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Progressive Politics in Minnesota, the Nation, and the World

Pawlenty's Plan for Vets Earns Salute

Category: Minnesota Politics
Posted: 01/09/07 20:00

By Christopher Truscott

"The solider, above all other people, prays for peace, for he must suffer and bear the deepest wounds and scars of war." ? Gen. Douglas MacArthur at U.S. Military Academy (1962)

There isn't really anything the state Legislature can do to fully repay soldiers, airmen, sailors and Marines for their service, but a proposal unveiled Monday by Gov. Tim Pawlenty is a good start.

If the governor gets his way ? and judging by the reaction of leading DFLers, he will ? military pay and veterans' benefits will be exempt from state income taxes and veterans will also get $1,000 a semester for college tuition as a supplement to federal G.I. Bill benefits.

"The brave men and women in the military raise their hands and courageously serve all of us," Pawlenty said. "We owe them our appreciation and respect in our words and our deeds."

It's a modest proposal, part of a $74.8 million military and veterans' support package, but it's a positive step toward fulfilling the call to action issued by Theodore Roosevelt more than a century ago.

"A man who is good enough to shed his blood for his country is good enough to be given a square deal afterwards," the president made famous by his exploits in the Spanish-American war told an Illinois audience on July 4, 1903.

Members of the armed forces don't set policy ? they carry it out. Supporting them should always transcend politics.

In a free society, well-meaning citizens can disagree on a particular military action, but regardless of which side of the debate we find ourselves, we share an obligation to those tasked with saluting and carrying out orders under the most difficult circumstances.

Active-duty, full-time military personnel have made service a way of life ? 24 hours a day, 365 days a year, during peace and in times of conflict. They could've taken an easier path in life, but instead opted to answer the call to serve a cause greater than themselves.

They're not alone.

The thousands of National Guardsmen and reservists who have deployed from Minnesota to hotspots around the globe before and since the Sept. 11, 2001, terrorist attacks have literally put their everyday civilian lives on hold to defend us. They've walked away from school, jobs (that are often better paying), the comforts of home and their families and into a future they can't control.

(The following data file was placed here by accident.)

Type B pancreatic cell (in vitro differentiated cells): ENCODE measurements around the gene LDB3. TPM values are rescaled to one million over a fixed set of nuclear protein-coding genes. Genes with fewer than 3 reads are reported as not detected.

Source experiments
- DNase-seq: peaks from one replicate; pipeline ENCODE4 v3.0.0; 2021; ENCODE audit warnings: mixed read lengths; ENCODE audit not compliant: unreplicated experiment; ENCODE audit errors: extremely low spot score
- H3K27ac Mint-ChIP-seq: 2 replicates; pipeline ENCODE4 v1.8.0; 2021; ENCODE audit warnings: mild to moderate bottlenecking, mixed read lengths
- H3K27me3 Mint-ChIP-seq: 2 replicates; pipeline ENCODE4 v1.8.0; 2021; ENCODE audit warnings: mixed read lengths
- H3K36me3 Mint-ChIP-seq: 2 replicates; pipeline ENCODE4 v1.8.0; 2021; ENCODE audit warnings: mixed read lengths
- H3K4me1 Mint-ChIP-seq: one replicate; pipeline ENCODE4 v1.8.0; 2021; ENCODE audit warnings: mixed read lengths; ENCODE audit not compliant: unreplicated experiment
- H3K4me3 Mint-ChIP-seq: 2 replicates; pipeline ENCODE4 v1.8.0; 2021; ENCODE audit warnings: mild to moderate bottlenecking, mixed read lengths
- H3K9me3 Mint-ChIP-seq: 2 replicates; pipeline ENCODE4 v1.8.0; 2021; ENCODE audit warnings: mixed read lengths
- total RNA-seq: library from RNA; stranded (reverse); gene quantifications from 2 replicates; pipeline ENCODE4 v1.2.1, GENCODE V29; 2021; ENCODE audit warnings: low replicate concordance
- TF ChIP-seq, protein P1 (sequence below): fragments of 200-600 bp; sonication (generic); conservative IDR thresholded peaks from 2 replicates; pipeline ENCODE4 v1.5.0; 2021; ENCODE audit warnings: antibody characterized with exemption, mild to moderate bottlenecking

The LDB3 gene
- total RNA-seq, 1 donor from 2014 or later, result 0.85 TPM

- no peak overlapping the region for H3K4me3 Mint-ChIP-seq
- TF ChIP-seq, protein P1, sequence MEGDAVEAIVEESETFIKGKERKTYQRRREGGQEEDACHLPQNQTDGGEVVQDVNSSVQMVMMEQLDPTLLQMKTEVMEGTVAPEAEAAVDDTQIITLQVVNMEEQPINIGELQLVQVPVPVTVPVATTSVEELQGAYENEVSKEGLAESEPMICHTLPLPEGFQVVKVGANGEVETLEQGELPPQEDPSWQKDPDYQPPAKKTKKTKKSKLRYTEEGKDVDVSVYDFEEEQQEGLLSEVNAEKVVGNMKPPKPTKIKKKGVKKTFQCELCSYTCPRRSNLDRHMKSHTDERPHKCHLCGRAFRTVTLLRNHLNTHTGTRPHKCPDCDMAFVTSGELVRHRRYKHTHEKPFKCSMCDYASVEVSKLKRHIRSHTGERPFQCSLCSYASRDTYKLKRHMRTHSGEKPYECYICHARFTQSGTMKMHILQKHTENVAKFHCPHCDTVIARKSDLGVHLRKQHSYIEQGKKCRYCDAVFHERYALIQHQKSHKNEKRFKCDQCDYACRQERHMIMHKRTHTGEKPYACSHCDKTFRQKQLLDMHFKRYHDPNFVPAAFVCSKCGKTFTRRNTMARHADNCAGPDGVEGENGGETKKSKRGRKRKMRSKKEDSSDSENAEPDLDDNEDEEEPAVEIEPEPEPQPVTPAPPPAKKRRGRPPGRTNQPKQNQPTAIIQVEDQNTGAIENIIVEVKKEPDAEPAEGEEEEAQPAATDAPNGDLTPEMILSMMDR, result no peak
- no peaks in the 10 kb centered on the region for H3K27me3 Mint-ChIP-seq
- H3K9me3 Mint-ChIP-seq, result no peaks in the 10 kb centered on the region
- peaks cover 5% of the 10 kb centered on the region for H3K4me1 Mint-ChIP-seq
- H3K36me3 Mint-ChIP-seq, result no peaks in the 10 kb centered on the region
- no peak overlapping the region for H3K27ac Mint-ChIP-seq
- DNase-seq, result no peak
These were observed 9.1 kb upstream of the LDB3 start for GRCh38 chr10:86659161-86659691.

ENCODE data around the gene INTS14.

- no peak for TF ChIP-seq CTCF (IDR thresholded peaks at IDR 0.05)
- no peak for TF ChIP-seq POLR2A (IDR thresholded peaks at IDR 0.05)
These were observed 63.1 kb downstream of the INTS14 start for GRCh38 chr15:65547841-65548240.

Neither group of servicemen and women seek great reward for doing their duty, but that doesn't mean they don't deserve something from us. Tacking additional state benefits on to those already offered by the federal government is fair and reasonable.

Republicans and DFLers can be expected to square off on a number of fronts in the coming months. We'll see debate, compromise and probably our fair share of gridlock, but Pawlenty's proposal is a no-brainer that the Legislature should pass and send back to the governor for his signature before politics as usual returns to the halls of the Capitol.

Christopher Truscott can be reached at chris.truscott@gmail.com. He'll get back to calling Pawlenty "profoundly stupid" as soon as possible.
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Government Still Large Enough For Tim Wilkin

Category: Minnesota Politics
Posted: 01/08/07 22:00

By Christopher Truscott

Gov. Tim Pawlenty must have thought when Grover Norquist said government should be shrunk to the point where "we can drown it in the bathtub" that the anti-tax crusader actually meant government should remain just big enough for out-of-work Republican lawmakers like ex-State Rep. Tim Wilkin.

After he was vanquished by DFLer Sandra Masin, Wilkin, who represented Burnsville and Eagan in the Legislature for eight years, was philosophical about his 55-vote defeat.

"The way I look at it, now I get a raise and a lot less work," said Wilkin, who in recent years was the brains of Eagan's formerly all-GOP legislative delegation.

One would think the "fiscal conservative" meant he'd make more money by being able to focus all of his energy on his insurance business. The governor, however, had another idea.

By making Wilkin the assistant human services commissioner, Pawlenty has given his former State House colleague a $70,629 increase over the $31,140 paid to members of the Legislature. That's a pretty good deal cooked up by two men who toss around pejorative terms like "welfare-health care" when discussing aid for the poorest Minnesotans.

In his re-election campaign last year, Wilkin claimed to be working hard "to keep down the cost of government." As a private citizen, however, he was quick to belly up to the public trough.

Where is the outrage from the Republicans who pounced on former Attorney General Mike Hatch, who turned down lucrative offers from big law firms to continue in the AG's Office despite a pay-cut?